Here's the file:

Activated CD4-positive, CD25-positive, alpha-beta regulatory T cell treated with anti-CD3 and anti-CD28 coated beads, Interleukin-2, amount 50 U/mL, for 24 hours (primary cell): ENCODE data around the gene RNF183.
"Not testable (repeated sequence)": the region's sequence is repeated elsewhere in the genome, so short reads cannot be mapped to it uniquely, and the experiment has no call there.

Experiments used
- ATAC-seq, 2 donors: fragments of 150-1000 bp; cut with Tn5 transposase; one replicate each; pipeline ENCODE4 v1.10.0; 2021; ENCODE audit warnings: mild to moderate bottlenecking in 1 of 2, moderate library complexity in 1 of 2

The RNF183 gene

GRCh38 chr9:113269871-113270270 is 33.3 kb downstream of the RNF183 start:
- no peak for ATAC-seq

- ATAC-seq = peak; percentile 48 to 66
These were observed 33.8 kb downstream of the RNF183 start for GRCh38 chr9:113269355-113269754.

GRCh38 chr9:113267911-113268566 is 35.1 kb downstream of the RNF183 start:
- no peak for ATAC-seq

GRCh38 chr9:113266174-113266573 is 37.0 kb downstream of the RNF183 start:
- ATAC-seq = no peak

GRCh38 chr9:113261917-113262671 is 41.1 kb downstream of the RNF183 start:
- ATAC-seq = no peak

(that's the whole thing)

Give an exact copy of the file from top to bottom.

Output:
Activated CD4-positive, CD25-positive, alpha-beta regulatory T cell treated with anti-CD3 and anti-CD28 coated beads, Interleukin-2, amount 50 U/mL, for 24 hours (primary cell): ENCODE data around the gene RNF183.
"Not testable (repeated sequence)": the region's sequence is repeated elsewhere in the genome, so short reads cannot be mapped to it uniquely, and the experiment has no call there.

Experiments used
- ATAC-seq, 2 donors: fragments of 150-1000 bp; cut with Tn5 transposase; one replicate each; pipeline ENCODE4 v1.10.0; 2021; ENCODE audit warnings: mild to moderate bottlenecking in 1 of 2, moderate library complexity in 1 of 2

The RNF183 gene

GRCh38 chr9:113269871-113270270 is 33.3 kb downstream of the RNF183 start:
- no peak for ATAC-seq

- ATAC-seq = peak; percentile 48 to 66
These were observed 33.8 kb downstream of the RNF183 start for GRCh38 chr9:113269355-113269754.

GRCh38 chr9:113267911-113268566 is 35.1 kb downstream of the RNF183 start:
- no peak for ATAC-seq

GRCh38 chr9:113266174-113266573 is 37.0 kb downstream of the RNF183 start:
- ATAC-seq = no peak

GRCh38 chr9:113261917-113262671 is 41.1 kb downstream of the RNF183 start:
- ATAC-seq = no peak